6(1)  An act or instrument relating to the business of the firm and done or executed in the firm-name, or in any other manner showing an intention to bind the firm, by any person authorised, whether a partner or not, is binding on the firm and all the partners.

(2)  ...’

956Unless there is that mutuality, however, there can be no partnership.”

  1. I accept the defendant’s submission in the present case, and indeed it is clear on the face of the proposed 8ASOC, that there is no pleading of material facts which would lead to a conclusion of the necessary mutuality between the plaintiff and the defendant as would be required to make good the assertion of partnership.
  1. Further, the two letters said by the plaintiff to comprise the written Springwood Central Project partnership agreement, viz the letter from the defendant to the plaintiff of 16 September 1999 and the letter from the plaintiff to the defendant of 23 September 1999, are in evidence before me. As the defendant’s counsel pointed out, the necessary notion of mutuality was, in fact, expressly contrary to the terms of the plaintiff’s letter of 23 September 1999, which stated that the defendant “shall have no authority to incur any liabilities or make any representations on our behalf without our express approval”.
  1. When pressed in argument to identify the business which the plaintiff contended was that which the parties carried on in common, counsel for the plaintiff could do no more than say that it was “the development of the Springwood Central Project”. Not only, however, is that not pleaded, it runs contrary to the express allegation that the defendant was engaged by the plaintiff to act as project manager of the project.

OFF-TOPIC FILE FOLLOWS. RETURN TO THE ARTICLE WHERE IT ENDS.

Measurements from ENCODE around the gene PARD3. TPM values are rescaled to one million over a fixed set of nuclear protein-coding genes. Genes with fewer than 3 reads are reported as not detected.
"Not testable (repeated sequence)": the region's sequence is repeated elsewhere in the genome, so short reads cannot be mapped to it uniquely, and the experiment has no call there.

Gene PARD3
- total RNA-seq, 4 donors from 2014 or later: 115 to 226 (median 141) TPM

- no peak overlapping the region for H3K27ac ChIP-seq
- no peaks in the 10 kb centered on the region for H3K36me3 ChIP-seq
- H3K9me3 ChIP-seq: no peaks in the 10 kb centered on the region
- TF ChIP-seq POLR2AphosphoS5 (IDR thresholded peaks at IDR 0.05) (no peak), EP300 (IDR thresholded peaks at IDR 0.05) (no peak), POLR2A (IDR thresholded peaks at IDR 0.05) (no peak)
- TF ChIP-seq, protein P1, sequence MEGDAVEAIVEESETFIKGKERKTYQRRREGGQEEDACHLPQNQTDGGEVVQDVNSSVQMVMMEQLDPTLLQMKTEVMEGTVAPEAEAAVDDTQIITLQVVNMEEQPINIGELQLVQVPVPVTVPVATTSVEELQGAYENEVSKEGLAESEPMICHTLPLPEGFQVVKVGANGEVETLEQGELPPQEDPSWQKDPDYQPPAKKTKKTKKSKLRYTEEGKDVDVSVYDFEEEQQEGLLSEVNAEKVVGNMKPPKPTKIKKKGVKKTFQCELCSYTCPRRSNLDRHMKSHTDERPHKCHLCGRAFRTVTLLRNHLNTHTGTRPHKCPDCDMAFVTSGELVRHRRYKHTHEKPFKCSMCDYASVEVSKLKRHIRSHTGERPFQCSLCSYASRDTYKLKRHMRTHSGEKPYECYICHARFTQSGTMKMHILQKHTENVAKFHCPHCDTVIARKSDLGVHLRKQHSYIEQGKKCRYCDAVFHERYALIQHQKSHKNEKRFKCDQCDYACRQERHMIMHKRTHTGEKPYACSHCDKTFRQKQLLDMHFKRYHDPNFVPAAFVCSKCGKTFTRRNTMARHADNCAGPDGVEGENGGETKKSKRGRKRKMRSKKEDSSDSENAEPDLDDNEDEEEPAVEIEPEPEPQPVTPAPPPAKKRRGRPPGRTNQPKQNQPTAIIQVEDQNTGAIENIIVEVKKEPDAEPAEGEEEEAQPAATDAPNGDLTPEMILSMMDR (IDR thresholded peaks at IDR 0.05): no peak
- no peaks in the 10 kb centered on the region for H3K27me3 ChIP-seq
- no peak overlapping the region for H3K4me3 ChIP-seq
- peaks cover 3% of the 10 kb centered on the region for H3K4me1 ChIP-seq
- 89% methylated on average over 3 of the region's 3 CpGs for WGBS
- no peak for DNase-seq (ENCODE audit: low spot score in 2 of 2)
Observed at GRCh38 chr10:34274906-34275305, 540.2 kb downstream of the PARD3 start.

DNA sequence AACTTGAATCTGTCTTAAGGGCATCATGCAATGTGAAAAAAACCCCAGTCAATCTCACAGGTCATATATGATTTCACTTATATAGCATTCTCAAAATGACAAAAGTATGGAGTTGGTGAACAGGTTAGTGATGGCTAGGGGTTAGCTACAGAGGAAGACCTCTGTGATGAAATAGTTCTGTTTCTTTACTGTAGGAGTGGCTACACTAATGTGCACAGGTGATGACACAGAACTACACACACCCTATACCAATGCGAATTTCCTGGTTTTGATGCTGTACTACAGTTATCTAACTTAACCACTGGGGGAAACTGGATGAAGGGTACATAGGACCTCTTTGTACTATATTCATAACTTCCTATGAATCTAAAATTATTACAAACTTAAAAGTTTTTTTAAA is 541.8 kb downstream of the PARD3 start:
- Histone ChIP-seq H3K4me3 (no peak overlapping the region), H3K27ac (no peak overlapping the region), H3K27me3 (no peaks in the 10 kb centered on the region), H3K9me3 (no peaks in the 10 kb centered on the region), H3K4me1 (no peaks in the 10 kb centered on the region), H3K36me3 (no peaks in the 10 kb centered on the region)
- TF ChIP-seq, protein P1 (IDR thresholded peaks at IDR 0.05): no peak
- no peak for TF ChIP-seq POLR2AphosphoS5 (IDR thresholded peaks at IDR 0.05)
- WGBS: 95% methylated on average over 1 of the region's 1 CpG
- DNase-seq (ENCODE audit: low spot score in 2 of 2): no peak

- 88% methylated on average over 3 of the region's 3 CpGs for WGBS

1. For these reasons alone, the proposed amendment through the draft 8ASOC to introduce this claim in connection with the purported Springwood Central Project partnership is hopeless. I would not permit this claim to be advanced. This finding is sufficient to dispose of this aspect of the application for leave to amend. I should, however, address briefly the other arguments advanced.
  1. Paragraph 6 of the draft 8ASOC contends that the plaintiff has incurred losses in connection with the Springwood Central Project of $9,669,284. It is then baldly asserted that the defendant “has failed, neglected or omitted to pay or reimburse Zonebar as to 10% of the sum of $9,669,284 and Zonebar claims $966,928 that Global Management is indebted to pay to Zonebar.”
  1. The source of the obligation for the defendant “to pay or reimburse” 10 per cent of the plaintiff’s losses to the plaintiff is not identified anywhere in the pleading. What is proposed to be pleaded is that a term of the Project Management Agreement was that the defendant had a contractual entitlement to receive 10 per cent net profit share in the event the aggregate net income or capital receipts or the value of retained portions of Springwood Central Project exceeded funds expended on the project between $3.2 million and $6.5 million. Nowhere is it pleaded that there was a general agreement between the parties that losses on the project would be shared in the proportions 90/10. The pleading does not set up any obligation on the defendant “to pay or reimburse” the plaintiff, nor does it set up any basis upon which it could be said that the defendant “is indebted to pay” the plaintiff. The plaintiff’s invocation of ss 27 and 47 of the Partnership Act does not assist.  Section 47 relates to the settling of accounts, and relevantly provides[7] that losses of the partnership are to be paid first out of profits, next out of capital, and lastly, if necessary, by the partners individually in the proportion in which they were entitled to share profits.  Section 27(1)(b) enunciates general rules for the regulation of interests between partners (subject to any express or implied agreement which might exist between them), including that the partnership must indemnify every partner in relation to payments made and personal liabilities incurred by the partner in the ordinary and proper conduct of the business of the firm or in or about anything necessarily done for the preservation of the business or property of the firm.